If you have been seriously injured due to the negligence of another, there’s a good chance you will be entitled to hold them financially responsible. In many personal injury cases, victims are eligible to collect both economic and non-economic damages. This means you may receive compensation for medical bills, lost wages, and any other out-of-pocket expense incurred from the accident, as well as pain and suffering. Although it can be challenging to put a dollar amount on how much pain and suffering is worth, there is a standard approach insurance companies and juries take when calculating how much to award for this type of loss.
One of the most common methods used to place a value on pain and suffering is the multiplier method. This involves adding up all your economic damages and multiplying the total by a number chosen between 1.5 and 5. To determine what the multiplier number should be, several factors will be considered, including the severity of your injuries, the likelihood of a speedy and full recovery, and the impact of the injuries on your normal daily life.
The per diem method is also frequently used to figure out how much to pay for pain and suffering in personal injury cases. These calculations allow a certain dollar amount for every day you have been subjected to pain and suffering since the date your injuries took place. You would be compensated for each day until you reach maximum medical improvement.
In addition to using these calculations, insurance companies and juries will also take into account how much credible evidence you have in support of your pain and suffering. The more proof you can show that your injuries have negatively impacted in your life, the greater your compensation should be. It’s helpful to keep a daily journal of how much pain you’re experiencing and what your emotional state is and to gather statements from friends, family members, and your mental health care provider on how you’ve been affected.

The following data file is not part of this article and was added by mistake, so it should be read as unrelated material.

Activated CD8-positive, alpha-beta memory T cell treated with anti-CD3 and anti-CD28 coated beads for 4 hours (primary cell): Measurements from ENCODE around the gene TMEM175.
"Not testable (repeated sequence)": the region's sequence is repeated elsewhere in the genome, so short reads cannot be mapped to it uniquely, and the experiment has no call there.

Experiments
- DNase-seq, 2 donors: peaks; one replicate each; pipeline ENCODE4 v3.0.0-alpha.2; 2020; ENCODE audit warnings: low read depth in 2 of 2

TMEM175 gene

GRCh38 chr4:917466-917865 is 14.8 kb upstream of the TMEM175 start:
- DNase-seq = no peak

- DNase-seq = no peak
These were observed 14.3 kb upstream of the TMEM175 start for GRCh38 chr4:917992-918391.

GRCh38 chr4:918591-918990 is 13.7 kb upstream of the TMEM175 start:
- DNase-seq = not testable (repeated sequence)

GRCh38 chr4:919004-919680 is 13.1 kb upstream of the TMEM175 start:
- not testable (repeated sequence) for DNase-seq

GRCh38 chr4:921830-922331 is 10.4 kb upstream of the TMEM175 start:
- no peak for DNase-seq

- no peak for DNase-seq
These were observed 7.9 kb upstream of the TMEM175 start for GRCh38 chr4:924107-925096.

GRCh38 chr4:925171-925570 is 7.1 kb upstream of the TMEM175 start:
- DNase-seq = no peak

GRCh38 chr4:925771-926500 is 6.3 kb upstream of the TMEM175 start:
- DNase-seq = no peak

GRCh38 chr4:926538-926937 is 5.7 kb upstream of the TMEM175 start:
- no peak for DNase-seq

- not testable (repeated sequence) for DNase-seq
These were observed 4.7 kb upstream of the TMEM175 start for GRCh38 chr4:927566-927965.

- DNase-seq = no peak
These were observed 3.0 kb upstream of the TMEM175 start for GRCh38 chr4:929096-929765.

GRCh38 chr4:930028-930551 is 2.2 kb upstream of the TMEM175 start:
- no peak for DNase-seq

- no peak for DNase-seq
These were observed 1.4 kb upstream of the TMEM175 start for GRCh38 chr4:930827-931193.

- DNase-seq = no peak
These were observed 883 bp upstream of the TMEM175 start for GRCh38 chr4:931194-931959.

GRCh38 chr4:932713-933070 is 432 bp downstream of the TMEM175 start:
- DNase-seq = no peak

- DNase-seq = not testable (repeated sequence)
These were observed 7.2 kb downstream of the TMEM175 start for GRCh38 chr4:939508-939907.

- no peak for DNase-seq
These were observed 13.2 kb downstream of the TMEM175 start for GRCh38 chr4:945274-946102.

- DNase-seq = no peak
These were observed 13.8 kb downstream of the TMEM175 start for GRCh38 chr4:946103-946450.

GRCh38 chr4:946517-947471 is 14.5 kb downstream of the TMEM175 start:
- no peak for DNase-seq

The Circumstances of the wreck can also affect the value of the case. For example, where there is bad conduct on the other driver, such as drunk driving or texting while driving, the value will likely be more because of that bad conduct. Scarring or other demonstrable permanent injuries can greatly increase the value of the case. The amount of damage to vehicles involved in a wreck can also influence the value of a case. If the vehicles are badly damaged, a jury could award more money than a vehicle with minor damage because they can understand the injury better, so an adjuster may also value the case higher.
Accurately evaluating a personal injury claim is difficult, especially when seeking damages for pain and suffering. This is why it’s best to consult with an attorney who can advise you on how much your injuries are worth. The legal team at Carey & Hamner, P.C. has been representing personal injury victims throughout Enterprise, Dothan, and Ozark, AL, for more than a decade. They have extensive experience negotiating with insurance companies and preparing compelling arguments for the courtroom to ensure their clients get the maximum compensation they deserve. Call (855) 435-4797 to review your case, or visit them online for more information on their services.